UNISONActive is an unofficial blog produced by UNISON activists for UNISON activists. Bringing news, briefings and events from a progressive left perspective.

Saturday, 4 June 2011

US and debt default are we on the way to global economic meltdown MK2?

Under US law, the country's national debt may not exceed $14.3 trillion (£8.75tn). That figure was reached last month, forcing America to dip into two government pension schemes to service its debts. That, though, will only tide the US over until the start of August. President Obama has been locked in talks with members of Congress in recent days, in an attempt to reach agreement to raise the ceiling. The Republican party is demanding massive spending cuts in return, and the two sides have made little progress.

America risks losing its triple-A credit rating unless swift and significant progress is made over its debt ceiling, Moody's the credit rating agency has warned, piling fresh pressure on the US a few hours before crucial employment data is released this Friday. The ratings agency is concerned by the lack of progress made by the US Treasury and Congress over whether to allow the US national debt to increase.

It said that the risk of the US defaulting on its loans was "very small but rising", suggesting that the country might not deserve its AAA rating. http://www.guardian.co.uk/business/2011/jun/03/us-credit-rating-under-threat-moodys

It is not just that the government could be brought to a standstill, with a third of its bills now being paid by borrowing; or that interest rates would shoot up, forcing thousands of homeowners into foreclosure. Failure to pay on the national debt could trigger a default on the global reserve currency.

The consequences of a US default could spark yet another global financial crisis. The US could lose its triple-A rating, which could cause a sell-off in Treasury notes by institutional and overseas investors. This sell-off could lead to higher interest rates, and banks’ balance sheets might be decimated by the decline in their bond portfolios. Thus, global banking and financial market liquidity could dry up. Lending between institutions and people or businesses could possibly cease altogether or become cost prohibitive we could run out of cash.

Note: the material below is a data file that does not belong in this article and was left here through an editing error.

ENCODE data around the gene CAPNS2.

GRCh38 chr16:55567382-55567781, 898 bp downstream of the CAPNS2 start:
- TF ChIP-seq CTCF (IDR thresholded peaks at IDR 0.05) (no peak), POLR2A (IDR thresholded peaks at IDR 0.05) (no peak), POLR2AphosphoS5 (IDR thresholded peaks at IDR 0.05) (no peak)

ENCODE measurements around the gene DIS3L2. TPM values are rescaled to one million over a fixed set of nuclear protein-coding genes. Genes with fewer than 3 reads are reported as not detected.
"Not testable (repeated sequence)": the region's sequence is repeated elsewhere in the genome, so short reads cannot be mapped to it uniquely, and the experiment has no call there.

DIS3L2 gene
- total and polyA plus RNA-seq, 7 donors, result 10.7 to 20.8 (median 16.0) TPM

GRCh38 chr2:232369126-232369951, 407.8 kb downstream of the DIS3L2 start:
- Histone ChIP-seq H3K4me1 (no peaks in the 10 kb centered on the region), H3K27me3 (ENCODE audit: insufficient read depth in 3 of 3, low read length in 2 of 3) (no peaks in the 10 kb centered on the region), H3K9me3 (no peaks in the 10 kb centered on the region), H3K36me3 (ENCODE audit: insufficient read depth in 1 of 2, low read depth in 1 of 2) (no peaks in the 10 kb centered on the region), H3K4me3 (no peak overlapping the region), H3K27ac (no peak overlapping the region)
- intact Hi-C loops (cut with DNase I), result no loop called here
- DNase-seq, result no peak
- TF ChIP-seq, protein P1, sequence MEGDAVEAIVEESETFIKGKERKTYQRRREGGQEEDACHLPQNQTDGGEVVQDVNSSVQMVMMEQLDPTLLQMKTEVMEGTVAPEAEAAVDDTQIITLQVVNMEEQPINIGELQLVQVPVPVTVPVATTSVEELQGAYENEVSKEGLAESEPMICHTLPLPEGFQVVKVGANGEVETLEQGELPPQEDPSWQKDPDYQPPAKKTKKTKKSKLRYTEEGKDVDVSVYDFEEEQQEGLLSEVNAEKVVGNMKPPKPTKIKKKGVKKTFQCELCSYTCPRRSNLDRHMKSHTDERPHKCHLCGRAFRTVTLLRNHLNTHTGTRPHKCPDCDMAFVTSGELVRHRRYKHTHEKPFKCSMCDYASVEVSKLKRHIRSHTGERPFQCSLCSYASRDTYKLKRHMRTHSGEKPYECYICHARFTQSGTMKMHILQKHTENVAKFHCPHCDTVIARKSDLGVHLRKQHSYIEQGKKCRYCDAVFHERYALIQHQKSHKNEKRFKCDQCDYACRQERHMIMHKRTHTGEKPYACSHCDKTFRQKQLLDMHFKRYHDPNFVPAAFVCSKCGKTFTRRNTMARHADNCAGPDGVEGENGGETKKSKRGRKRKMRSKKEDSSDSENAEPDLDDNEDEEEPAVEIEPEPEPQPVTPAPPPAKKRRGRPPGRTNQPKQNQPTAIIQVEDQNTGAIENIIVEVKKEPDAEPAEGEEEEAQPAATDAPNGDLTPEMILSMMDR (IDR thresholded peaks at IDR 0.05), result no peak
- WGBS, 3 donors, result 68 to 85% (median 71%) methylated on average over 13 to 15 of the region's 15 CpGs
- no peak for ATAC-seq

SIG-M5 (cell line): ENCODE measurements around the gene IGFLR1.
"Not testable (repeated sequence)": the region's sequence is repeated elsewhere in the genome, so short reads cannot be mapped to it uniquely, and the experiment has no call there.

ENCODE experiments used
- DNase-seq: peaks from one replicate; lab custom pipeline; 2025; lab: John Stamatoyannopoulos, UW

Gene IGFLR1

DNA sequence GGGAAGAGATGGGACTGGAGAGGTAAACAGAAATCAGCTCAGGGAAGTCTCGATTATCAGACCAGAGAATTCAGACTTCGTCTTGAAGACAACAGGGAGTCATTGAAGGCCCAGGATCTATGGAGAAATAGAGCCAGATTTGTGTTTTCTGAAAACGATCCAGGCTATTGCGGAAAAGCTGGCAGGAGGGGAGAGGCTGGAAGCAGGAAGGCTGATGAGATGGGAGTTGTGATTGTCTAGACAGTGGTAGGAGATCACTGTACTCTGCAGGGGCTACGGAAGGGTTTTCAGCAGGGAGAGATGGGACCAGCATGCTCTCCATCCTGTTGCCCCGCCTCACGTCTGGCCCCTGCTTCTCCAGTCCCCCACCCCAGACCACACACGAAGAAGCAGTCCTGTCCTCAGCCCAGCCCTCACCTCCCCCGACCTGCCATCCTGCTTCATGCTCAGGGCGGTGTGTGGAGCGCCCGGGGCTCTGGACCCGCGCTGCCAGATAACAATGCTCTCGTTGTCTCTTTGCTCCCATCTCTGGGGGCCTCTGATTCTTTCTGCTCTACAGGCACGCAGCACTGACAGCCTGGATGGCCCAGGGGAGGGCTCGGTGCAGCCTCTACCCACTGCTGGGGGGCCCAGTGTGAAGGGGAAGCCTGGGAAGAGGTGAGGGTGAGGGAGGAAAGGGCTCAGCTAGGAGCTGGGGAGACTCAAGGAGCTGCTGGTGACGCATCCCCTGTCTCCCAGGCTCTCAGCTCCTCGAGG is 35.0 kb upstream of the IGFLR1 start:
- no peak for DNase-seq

The sort of chaos that could ensue was seen when Britain reneged on its deal to redeem pound sterling banknotes in gold in 1931. The result was the worst global depression in history. When the pound went off the gold standard, markets panicked. People rushed to exchange their paper money for gold, in any currencies in which that was still possible.

The gold wound up hidden under mattresses and in safety deposit boxes, unspent; and the banks from which it was pulled, having no reserves to back their loans, quit lending or closed their doors. Credit froze; business ground to a halt.

So a game of Russian roulette is being played by the Republicans with the US national debt ceiling. Fire the wrong chamber of the gun, and the result could be the second Great Depression.

We have been frightened into believing that government debt is a bad thing, but nearly all money today originates as debt. That is what our money system is. If there were no debts in our money system, there wouldn’t be any money under the current system. The public debt is the people’s money, and today the people are coming up short.

There is, however, a solution to this problem, and it was discovered by Japan. The government can spend, not by issuing bonds at interest to the public, but simply by creating an overdraft at the central bank. The Bank of Japan now holds an amount of public debt equal to the country’s GDP! As noted by the Center for Economic and Policy Research: http://www.cepr.net/index.php/blogs/beat-the-press/the-japanese-central-banks-holding-of-government-debt-also-reduces-its-interest-burden

Interest on [Japanese] debt held by the central bank is refunded back to the treasury, leaving no net cost to the government on this debt Japan continues to experience deflation, in spite of the fact that its central bank holds an amount of debt that is roughly equal to its GDP!

Shrinking the public debt means shrinking more than just the services the government is expected to provide. It means shrinking the money supply itself, along with the ability to provide the jobs, wages and purchasing power necessary for a thriving economy.